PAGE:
I feel very good about racing for the championship. If we don't have any problems, I feel that we've got a very good chance to win the championship, racing for it. But the unknowns is what we can't control. We don't want to get ourselves too emotionally wrapped up in this thing and have something come by and slap us in the face and take us out, so we're just trying to keep our guard up.
Q: Jimmie, did you feel like the 9 car maybe at certain points in the race was as strong as you or even stronger than you, and as a second question, how much do you sit up and pay attention to the fact that your teammate, Jeff Gordon, is now up to third in the standings?
JIMMIE JOHNSON: Yeah, the 9 car I thought was probably the most competitive car all night long. Maybe a little slow on some of the restarts, but once we got eight, ten laps into the race he'd have three or four tenths on guys often. I thought he had the best car throughout the night.
I'm aware that Jeff is in third and happy for him, happy for Hendrick Motorsports. You know, we got some more points on him tonight, which was good. But even where Jeff is at and the tracks that are coming up are really good for Jeff, as well. I mean, he can win at Martinsville, he can win at Talladega, he can win in Phoenix. He won at Texas this year. If we have a problem, he's going to be right in the middle of this thing, and that's why we just can't have any big problems.
THE MODERATOR: Rick, certainly a very strong performance over the weekend for this No. 48 team. Your thoughts now that we're at the midpoint of the Chase?
RICK HENDRICK: You know, we've got five more to go. I think what I try to keep in mind is the same thing that's happened to the guys that got them behind could happen to us. I'd rather be this far ahead than be behind, but you look at Denny Hamlin has been running great and he had two problems here that put him in the shape he's in. We've got Talladega coming up. You could have a problem at Martinsville. This double file restart, I don't think you can have enough points. It's just too early into the Chase.
Q: Earlier Matt Kenseth was in and he said that this wasn't a perfect race because you didn't lead every lap. I'm sure that you would probably consider it a compliment because you're a perfectionist, so when you reach your perfect race, do you redefine perfection? Is it now every green flag lap, every lap? I mean, every lap of practice? Where do you go with a perfect race?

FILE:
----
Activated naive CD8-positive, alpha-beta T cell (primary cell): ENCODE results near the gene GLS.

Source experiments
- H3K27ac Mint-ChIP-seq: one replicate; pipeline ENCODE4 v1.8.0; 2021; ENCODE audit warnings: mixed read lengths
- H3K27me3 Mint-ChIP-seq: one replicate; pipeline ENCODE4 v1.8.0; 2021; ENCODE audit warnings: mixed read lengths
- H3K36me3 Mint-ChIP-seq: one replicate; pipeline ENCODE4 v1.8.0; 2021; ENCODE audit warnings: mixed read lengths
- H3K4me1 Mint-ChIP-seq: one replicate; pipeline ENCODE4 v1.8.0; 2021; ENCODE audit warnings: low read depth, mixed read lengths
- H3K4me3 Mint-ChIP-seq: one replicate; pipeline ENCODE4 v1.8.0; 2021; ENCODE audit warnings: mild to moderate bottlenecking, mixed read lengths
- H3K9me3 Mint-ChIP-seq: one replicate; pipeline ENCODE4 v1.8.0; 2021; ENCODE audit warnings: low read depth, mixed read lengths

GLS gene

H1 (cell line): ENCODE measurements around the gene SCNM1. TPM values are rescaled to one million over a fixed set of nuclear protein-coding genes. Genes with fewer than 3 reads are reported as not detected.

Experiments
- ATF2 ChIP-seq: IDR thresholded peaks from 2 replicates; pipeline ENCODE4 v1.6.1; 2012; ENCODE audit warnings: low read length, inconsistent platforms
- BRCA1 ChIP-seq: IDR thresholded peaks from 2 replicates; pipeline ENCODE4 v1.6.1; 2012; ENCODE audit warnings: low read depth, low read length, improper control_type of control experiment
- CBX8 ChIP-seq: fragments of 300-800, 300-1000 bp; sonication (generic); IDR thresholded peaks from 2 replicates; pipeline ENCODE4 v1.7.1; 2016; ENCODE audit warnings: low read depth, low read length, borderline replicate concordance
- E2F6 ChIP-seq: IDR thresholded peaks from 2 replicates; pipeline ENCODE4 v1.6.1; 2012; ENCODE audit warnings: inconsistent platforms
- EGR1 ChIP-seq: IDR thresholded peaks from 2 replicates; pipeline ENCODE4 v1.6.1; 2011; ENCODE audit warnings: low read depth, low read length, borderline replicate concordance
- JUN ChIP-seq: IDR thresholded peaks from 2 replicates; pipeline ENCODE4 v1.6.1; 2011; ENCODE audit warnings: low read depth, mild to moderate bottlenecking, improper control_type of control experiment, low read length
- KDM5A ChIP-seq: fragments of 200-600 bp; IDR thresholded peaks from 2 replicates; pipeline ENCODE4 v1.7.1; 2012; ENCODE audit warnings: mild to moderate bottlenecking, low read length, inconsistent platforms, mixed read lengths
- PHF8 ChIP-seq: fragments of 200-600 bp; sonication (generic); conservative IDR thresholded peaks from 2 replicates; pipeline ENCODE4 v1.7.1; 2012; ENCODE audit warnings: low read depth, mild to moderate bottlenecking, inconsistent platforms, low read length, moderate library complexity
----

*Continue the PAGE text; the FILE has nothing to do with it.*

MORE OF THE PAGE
CHAD KNAUS: Man, it's getting lofty. I guess I shouldn't have said anything. Geez, I should have kept it to myself. Yeah, they're goals, man. You have to establish goals, and each person, every individual, has to have goals that they try to achieve, and once you achieve those goals you have to try to push to the next.
When Jimmie first started and when we first started, we just wanted to win a race, and if we would have stopped there where would we be? Every goal once you get there, you've got to move on and try to get something more. Leading every lap, that's going to be lofty. I think that goes back to maybe Loudon New Hampshire, maybe Jeff Burton did that at a restrictor plate race or something like that, but that was a long time ago. Difficult to achieve.
Q: We saw Kasey Kahne had that huge lead and then the caution came out and kind of got you guys back in the game and he were able to beat him off pit road just barely. But then later on we saw another caution, and Chad, you kind of closed your eyes and threw your head back. Can you talk about the emotions that go in when those cautions came out, one, to kind of get you back in the game and one to kind of possibly take you out?
CHAD KNAUS: Yeah I don't remember. It's a rush of emotions that you go through. You try to figure out, okay, is the air pressure right, what's going to happen when the tires go off, do we stay out, do we pit. There's just a lot of stuff that goes on, and at that point I was thinking, man, we've got this thing kind of handled if we can keep it green and then a caution comes out. So then you have to I don't even know what I did, I'll have to be honest with you. I'll have to look at the film. I'm sure somebody has got a funny shot of it somewhere. It's just the way that it is. There's just a rush of emotions that you go through throughout a race.
Q: Jimmie, you had that great streak here, the four in a row that began in 2004, ran through 2005, but that was kind of your last win here. How big of a boost is it for you to get another win at this track?